INFP personality traits
INFPs appear to be a calm personality type. They are taciturn idealists who ponder the deeper meaning beyond the day-to-day doldrums and they easily lose themselves down the rabbit hole of their dreams and fantasies. They may appear distant and aloof, but are in fact one of the most loving and kindest of all types–once you get get to know them, of course.
INFP personalities are optimists who can see the silver lining on the cloudiest day. On the surface they may appear reserved and shy but inside them resides a passionate fire waiting to be expressed when they are inspired by a goal or project. INFP is more common among females than males but it is also the Johnny Depp personality type. Comprising only 4% of the population, INFPs may often feel misunderstood and at odds with other personality types – but when they find like-minded people, the camaraderie they feel will be a source of joy and inspiration.
One type practitioner has suggested that INFPs are the least likely to stand up for themselves unless they see that someone else will be hurt if they do not. Their gentle nature and distaste for negative emotions mean that they avoid conflict even at their own expense. Since INFPs tend to conceal their feelings, others may not realize it when they’ve offended them. Without warning, an INFP may suddenly sever ties with such a person rather than bother to express their resentment of them. INFPs don’t wear their tender hearts on their sleeves, but remain rather guarded allowing only trusted individuals to penetrate their defenses. They are especially sensitive to and fearful of criticism and judgement by others. A word or act that another type might brush off can be damaging to a soft-hearted INFP. By the same token, criticism should be made with tact and consideration.
INFPs are guided by their own core values and beliefs. As a healer, INFPs look beyond the present reality to the possibilities and potentials before them. They do not focus on the fleeting moment of the present but instead live in the world of what could be and what may be. Their imaginative vision allows them to lead and inspire others with their fervor and tireless idealism.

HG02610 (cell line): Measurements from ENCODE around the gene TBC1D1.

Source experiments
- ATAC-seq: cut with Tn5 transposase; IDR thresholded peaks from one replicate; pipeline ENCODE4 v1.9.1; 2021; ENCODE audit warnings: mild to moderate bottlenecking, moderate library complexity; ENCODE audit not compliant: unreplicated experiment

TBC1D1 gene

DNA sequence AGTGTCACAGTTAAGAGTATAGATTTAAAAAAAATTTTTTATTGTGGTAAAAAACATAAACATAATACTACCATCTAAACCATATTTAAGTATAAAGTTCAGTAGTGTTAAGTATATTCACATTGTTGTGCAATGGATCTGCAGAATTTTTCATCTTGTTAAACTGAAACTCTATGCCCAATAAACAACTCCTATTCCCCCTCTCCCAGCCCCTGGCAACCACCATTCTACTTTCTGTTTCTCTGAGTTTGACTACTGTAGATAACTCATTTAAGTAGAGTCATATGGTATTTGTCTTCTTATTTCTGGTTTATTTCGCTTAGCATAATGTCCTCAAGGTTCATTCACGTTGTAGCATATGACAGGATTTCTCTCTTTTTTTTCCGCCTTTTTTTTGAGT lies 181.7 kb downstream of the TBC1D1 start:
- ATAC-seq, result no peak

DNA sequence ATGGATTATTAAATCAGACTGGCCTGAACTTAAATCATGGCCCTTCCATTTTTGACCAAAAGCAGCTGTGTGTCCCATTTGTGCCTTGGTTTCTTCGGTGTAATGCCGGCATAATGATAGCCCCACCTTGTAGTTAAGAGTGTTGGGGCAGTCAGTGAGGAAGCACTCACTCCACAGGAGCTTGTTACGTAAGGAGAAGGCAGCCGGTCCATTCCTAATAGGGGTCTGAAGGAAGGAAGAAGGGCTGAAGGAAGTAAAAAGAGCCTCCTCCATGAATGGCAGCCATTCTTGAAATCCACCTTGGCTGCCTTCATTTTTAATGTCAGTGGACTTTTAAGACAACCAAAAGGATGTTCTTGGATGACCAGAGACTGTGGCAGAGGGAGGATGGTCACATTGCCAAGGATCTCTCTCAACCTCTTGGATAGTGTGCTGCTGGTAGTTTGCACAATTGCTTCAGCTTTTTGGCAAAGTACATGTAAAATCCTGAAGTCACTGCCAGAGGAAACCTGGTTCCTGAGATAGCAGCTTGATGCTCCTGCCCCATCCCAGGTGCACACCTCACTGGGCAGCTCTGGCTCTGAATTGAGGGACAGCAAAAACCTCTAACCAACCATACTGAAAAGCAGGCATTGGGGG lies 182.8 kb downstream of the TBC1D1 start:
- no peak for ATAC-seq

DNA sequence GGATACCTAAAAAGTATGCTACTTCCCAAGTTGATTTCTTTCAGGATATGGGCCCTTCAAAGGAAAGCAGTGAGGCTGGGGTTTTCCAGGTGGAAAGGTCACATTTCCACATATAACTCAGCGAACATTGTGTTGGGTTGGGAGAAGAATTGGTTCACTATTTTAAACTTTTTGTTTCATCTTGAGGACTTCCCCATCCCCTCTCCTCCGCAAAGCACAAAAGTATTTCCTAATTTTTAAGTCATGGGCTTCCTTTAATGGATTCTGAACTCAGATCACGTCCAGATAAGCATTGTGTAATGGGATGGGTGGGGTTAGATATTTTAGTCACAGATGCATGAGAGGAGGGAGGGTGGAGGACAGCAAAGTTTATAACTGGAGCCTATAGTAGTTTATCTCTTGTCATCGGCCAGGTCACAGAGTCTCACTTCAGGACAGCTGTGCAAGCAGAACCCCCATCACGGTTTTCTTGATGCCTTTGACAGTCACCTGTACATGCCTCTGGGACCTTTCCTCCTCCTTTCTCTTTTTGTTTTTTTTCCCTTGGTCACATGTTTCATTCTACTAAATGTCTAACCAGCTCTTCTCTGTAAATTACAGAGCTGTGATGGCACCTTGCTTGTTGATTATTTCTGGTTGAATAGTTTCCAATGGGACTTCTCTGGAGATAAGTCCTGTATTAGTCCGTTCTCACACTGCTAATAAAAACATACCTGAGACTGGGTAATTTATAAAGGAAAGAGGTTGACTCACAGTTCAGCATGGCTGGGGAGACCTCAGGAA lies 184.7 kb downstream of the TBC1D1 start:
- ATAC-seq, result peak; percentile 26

Individualistic and nonjudgmental, INFPs believe that each person must discover their own path. They are compassionate, and deeply concerned with the personal growth of both themselves and others.They devote substantial time exploring their own ideas and values, and encourage others to do likewise. INFPs are highly creative and often artistic; they enjoy finding new outlets for self-expression. They often have a rich inner world of sympathies, feelings, poetic images, and values – perhaps the most evocative inner life of all the types.
INFPs have a strong independent streak and are idealistic and free-spirited individuals who stalwartly follow their own hearts in spite of what “society” expects of them. In fact, the top values that INFPs chose were “Home/family,” then “Autonomy,” then “Health,” then “Friendships,” then “Financial security” (Myers, McCaulley, Quenk & Hammer, 1998). (Money usually tends to fall near the end of INFP lists.) Whatever an INFP does–whether work or play–it must have personal meaning for them and should bring a little more light to the world. And doing it independently is a big plus too.
INFPs are observant of the world and its people; and notice what is unique about others and incorporate what they have observed in relation to their own value system. This inclination can in turn lead some INFPs to become political or social activists, however whether they are activists or not, INFPs are nevertheless deeply touched by suffering, and many will gladly rush to the aid of the downtrodden, where they attempt to apply their high-minded ideals. Often their deeds and actions serve as an example or inspiration for others who might also harbor such ideals, but lacked the courage to act on them.